Will the athletic wing finally get some run in his third season?
Our award-winning Player Profiles series takes you into the weekend with a look back and forward for redshirt sophomore wing Aaron Bowen. While seemingly a good kid that enjoys being a teammate, Bowen hasn't been able to crack the rotation in his first two seasons. Will Bowen finally get some real run in his third season, or will depth on the wing and a sharp-shooting freshman continue a minutes crunch that relegated him to the bench thus far?
At this point we all know that Georgetown’s last crop of freshmen had the biggest on-court impact since JTIII’s first group of newbies, which included the near-sainted triumvirate of Jeff Green, Roy Hibbert, and Jonathan Wallace. Last year gave us the marvelous Otto Porter, who became an immediate contributor and an eventual starter, and now looks primed to be the team leader as a sophomore. But the class wasn't a one-man show: Greg Whittington, Jabril Trawick, and Mikael Hopkins all played roles as well, and each figures to start or contribute major minutes this year.
That youth movement paid dividends on the court and has us optimistic about the team’s future. But it was not without its casualties, none moreso than Aaron Bowen. The Floridian wing didn’t see much action in his freshman season, beginning the season on the pine before shifting to the shelf, where a shoulder injury landed him for the rest of the season. After the season, five departures, including three in the back-court, figured to open up more minutes for Bowen.
But his most publicized moment probably came the summer beforehand, when he and Whittington got in an on-court scrap during Kenner League. Perhaps that scuffle was foreshadowing: once the season started, Bowen’s sparring partner and Porter gobbled up the wing minutes while Trawick assumed back-up guard duties. As a result, despite apparently good health, Bowen’s minutes barely increased in quantity or quality from the season below. In games decided by fewer than 40 points, Bowen totaled 26 minutes for the season, all in garbage time. One global phenomenon’s most cynical preseason projection for Bowen was prescient:
Bowen gets lost in the playing time crunch. Between Jason Clark, Jabril Trawick, Greg Whittington, Otto Porter, and Hollis Thompson, Bowen just cannot crack the rotation at the 2 or the 3.
Outlook for This Season
Given the lack of meaningful minutes, it’s pretty hard to project Bowen’s output going forward. For example, Bowen had an 88.5 defensive rating last year, an awesome number that becomes meaningless when you consider that he was defending other 12th men. (To further illustrate the point, John Caprio actually led the team with an 88.1 rating.) In his brief game action, we saw Bowen's impressive athleticism and serviceable jump shot, but gained little idea of how those skills might translate against first-string competition, or how they might gel with those of his teammates.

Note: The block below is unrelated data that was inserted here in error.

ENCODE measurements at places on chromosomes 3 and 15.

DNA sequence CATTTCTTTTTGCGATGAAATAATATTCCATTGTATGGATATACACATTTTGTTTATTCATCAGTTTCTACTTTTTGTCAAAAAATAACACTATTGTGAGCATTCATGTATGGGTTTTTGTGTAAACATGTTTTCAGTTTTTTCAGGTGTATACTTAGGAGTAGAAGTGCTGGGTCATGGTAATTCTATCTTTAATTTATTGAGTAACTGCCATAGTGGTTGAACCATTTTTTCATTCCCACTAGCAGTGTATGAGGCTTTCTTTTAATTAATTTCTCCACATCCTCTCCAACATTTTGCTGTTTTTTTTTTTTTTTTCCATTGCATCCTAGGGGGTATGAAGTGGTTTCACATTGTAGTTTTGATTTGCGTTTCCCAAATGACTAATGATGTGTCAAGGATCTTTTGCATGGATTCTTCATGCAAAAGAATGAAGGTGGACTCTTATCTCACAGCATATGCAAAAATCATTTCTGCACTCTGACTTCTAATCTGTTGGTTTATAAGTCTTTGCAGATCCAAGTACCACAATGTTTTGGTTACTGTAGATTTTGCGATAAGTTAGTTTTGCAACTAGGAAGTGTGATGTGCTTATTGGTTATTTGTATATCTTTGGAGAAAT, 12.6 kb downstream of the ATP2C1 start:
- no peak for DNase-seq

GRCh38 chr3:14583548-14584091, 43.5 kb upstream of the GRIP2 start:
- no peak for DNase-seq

In the more extended run and faster play afforded by Kenner League, Bowen has used his athleticism on the break, where he can finish effectively. (As seen above, Bowen put that athleticism to good use in a dunk contest at Midnight Madness.) In the half-court, he’s not much of a threat off the dribble, and only occasionally so from long range, where flashes of shooting touch are bracketed by long cold stretches.
JTIII, looking to use his team’s impressive length, ratchets up pressure defenses used only rarely in seasons gone by. The departures of Clark and Thompson open up minutes, as does a longer rotation and more emphasis on transition. Bowen, in turn, carves out a role as an energetic defender and athletic finisher on the break. Faster pace plays to his strengths, and he gains confidence with minutes. He also maintains passable shooting touch in the half-court, thereby stealing some minutes from the not-yet-ready Stephen Domingo.
Bowen can’t catch a break. JTIII changes little tactically, Whittington and Trawick both make sophomore leaps, and Bowen gets passed by yet another freshman wing, as Domingo provides much of Bowen’s athleticism while also sniping from downtown. The victim of another minutes crunch, Bowen remains part of the victory cigar trio, taking off his warm-ups only with the walk-ons in the final minutes of blowouts.
It’s hard not to feel bad for Bowen. Last season, scarce minutes and questionable fit conspired to keep him on the bench. Neither of those factors seems to have changed this year. While the departures of Clark and Thompson free up some minutes, the sophomores also figure to play a lot more, and freshmen D’Vauntes Smith-Rivera seems poised to play 15 minutes per night. The near-annual possibility of a ten-man rotation might give Bowen an opportunity, but that raises the questions of whose minutes he’d take, and why. The most likely answers are Domingo and because he’s not ready, but the early reviews of the freshman from California call those into doubt. Also, while Kenner League, to put it mildly, doesn’t simulate in-season play, there’s little indication that Bowen has developed much beyond last season.
Even with these outstanding questions, it’s reasonable to assume that Bowen will get a very mild uptick in minutes, perhaps even including some spot mid-game duty, especially the staff envisions him fulfilling sticking around for his remaining two years after this one. Regardless, he seems likely to remain a happy camper and good teammate.